Better weather helped airlines avoid long ground delays in March, marking the fourth month out of the last six in which no U.S. planes were stuck on the ground for more than three hours, the government said Tuesday.
Department of Transportation data showed that despite the lack of long delays, fewer flights were on time than a year ago. The country's 16 largest airlines had a combined on-time arrival rate of 79.2 percent in March, down from 80 percent last March. In February, when massive snowstorms led to thousands of delays and cancellations, the on-time rate was 74.5 percent. Hawaiian Airlines once again clinched the top spot with the most flights on time, followed by United. JetBlue came in last.
There were fewer cancellations in March than a year earlier. And the 1.3 percent rate of cancellations compares with 4.9 percent in February _ one of the highest on record. The rate in March 2010 was 1.5 percent.
Two flights in March were labeled "chronically delayed," meaning they were more than 30 minutes late, more than 50 percent of the time for two straight months. Both were operated by JetBlue Airways Corp. One was a flight between Boston and Palm Beach, Fla., and the other was a flight between Long Beach, Calif., and San Francisco.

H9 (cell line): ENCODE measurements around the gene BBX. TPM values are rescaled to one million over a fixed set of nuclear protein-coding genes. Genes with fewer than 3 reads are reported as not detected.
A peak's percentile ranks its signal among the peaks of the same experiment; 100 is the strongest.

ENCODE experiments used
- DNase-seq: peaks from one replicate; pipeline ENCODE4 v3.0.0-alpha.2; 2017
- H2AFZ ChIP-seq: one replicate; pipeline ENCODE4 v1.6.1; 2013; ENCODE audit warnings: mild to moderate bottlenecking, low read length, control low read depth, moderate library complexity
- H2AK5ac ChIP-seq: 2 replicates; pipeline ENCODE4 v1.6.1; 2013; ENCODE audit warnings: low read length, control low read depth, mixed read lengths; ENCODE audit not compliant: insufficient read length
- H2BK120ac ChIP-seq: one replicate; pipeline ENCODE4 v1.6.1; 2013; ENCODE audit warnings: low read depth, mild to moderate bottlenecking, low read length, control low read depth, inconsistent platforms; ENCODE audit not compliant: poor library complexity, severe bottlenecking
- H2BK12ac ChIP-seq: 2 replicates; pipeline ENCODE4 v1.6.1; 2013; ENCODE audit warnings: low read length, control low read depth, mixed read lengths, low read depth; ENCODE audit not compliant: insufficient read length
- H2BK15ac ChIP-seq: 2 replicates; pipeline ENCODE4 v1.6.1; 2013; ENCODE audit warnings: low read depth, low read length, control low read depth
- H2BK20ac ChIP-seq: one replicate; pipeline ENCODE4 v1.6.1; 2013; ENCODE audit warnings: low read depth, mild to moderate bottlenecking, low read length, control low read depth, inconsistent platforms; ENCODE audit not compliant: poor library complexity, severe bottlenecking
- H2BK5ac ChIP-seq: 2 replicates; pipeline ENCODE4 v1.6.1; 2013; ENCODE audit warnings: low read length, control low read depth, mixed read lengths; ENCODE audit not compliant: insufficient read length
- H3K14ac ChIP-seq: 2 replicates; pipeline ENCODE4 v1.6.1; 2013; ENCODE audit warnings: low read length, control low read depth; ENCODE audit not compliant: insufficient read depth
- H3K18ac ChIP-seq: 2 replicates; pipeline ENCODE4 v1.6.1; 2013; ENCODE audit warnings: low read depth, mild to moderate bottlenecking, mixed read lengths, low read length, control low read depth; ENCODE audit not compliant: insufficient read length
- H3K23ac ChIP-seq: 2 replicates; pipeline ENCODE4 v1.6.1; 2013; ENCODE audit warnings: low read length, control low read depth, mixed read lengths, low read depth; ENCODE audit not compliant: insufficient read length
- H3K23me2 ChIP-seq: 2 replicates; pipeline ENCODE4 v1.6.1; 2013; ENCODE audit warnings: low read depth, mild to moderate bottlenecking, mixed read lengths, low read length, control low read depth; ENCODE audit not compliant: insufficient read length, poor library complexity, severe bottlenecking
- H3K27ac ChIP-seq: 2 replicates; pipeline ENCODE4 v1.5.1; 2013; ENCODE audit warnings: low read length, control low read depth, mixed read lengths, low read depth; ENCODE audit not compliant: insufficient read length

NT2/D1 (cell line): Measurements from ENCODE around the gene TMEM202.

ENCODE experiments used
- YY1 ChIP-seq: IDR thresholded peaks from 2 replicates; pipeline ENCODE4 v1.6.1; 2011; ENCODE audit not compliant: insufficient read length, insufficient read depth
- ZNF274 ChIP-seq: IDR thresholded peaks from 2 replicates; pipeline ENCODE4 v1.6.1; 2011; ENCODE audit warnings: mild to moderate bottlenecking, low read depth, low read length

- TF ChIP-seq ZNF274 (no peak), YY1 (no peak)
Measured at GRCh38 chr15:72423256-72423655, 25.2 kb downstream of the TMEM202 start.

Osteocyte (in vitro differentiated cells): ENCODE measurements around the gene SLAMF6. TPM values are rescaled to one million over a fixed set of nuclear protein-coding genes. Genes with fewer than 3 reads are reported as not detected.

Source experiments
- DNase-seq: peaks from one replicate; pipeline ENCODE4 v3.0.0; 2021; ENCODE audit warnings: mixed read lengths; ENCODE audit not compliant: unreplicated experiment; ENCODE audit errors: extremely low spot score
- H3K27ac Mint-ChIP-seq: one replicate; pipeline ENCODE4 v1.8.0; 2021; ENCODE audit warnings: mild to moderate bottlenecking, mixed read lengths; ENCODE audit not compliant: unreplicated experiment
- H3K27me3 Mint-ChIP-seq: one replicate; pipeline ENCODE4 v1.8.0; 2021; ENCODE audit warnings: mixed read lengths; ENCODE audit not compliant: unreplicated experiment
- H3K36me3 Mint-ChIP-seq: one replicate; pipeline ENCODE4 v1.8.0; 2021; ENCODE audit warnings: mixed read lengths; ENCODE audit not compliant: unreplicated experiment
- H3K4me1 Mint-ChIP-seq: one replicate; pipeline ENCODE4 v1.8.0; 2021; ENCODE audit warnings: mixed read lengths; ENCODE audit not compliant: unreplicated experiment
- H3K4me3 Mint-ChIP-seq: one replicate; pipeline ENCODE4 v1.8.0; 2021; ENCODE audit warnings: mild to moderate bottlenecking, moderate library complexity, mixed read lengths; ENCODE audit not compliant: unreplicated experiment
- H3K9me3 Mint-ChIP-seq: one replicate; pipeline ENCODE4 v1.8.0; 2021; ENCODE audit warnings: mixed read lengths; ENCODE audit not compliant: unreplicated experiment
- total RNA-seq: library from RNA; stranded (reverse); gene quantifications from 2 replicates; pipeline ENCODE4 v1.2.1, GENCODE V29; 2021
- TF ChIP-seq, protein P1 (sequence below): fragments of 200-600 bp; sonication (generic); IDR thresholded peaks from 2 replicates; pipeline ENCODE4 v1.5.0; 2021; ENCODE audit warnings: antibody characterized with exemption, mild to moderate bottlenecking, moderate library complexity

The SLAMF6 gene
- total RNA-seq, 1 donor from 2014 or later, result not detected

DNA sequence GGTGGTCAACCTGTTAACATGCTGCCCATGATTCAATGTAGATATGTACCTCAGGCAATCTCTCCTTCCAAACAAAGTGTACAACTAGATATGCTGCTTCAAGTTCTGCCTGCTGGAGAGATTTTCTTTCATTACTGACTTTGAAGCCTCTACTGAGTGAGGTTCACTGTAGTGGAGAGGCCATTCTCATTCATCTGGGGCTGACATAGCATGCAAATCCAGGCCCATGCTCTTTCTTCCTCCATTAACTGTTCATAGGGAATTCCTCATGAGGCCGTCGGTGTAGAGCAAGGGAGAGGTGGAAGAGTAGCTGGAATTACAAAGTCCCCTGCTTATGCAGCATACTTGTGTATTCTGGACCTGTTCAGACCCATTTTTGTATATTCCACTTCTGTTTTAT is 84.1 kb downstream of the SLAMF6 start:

Airlines lost or damaged fewer bags in March than both the month and year before. Fewer passengers complained in March than the year before, but gripes about service rose from February.
March was the second straight month in which there were no three-hour tarmac delays for U.S. airlines. The government's rule threatening huge fines for long tarmac delays has been in place for more than a year, but the Transportation Department has yet to fine an airline for a violation. There have been 16 planes stuck for more than three hours since last April. There were 25 three-hour-plus delays in March 2010, the month before the rule went into effect.
The government also reported on Tuesday that airlines spent an average of $2.80 per gallon for fuel in March. That compares with an average price of $2.77 in February and $2.17 in March 2010. Higher fuel prices are one of the major reasons for airlines raising fares. The government said last week that the average domestic airline ticket price rose by 5.2 percent in the last three months of 2010 compared with the same period a year earlier. So far this year, airlines have raised fares seven times.
Samantha Bomkamp can be reached at http://twitter.com/SamWillTravel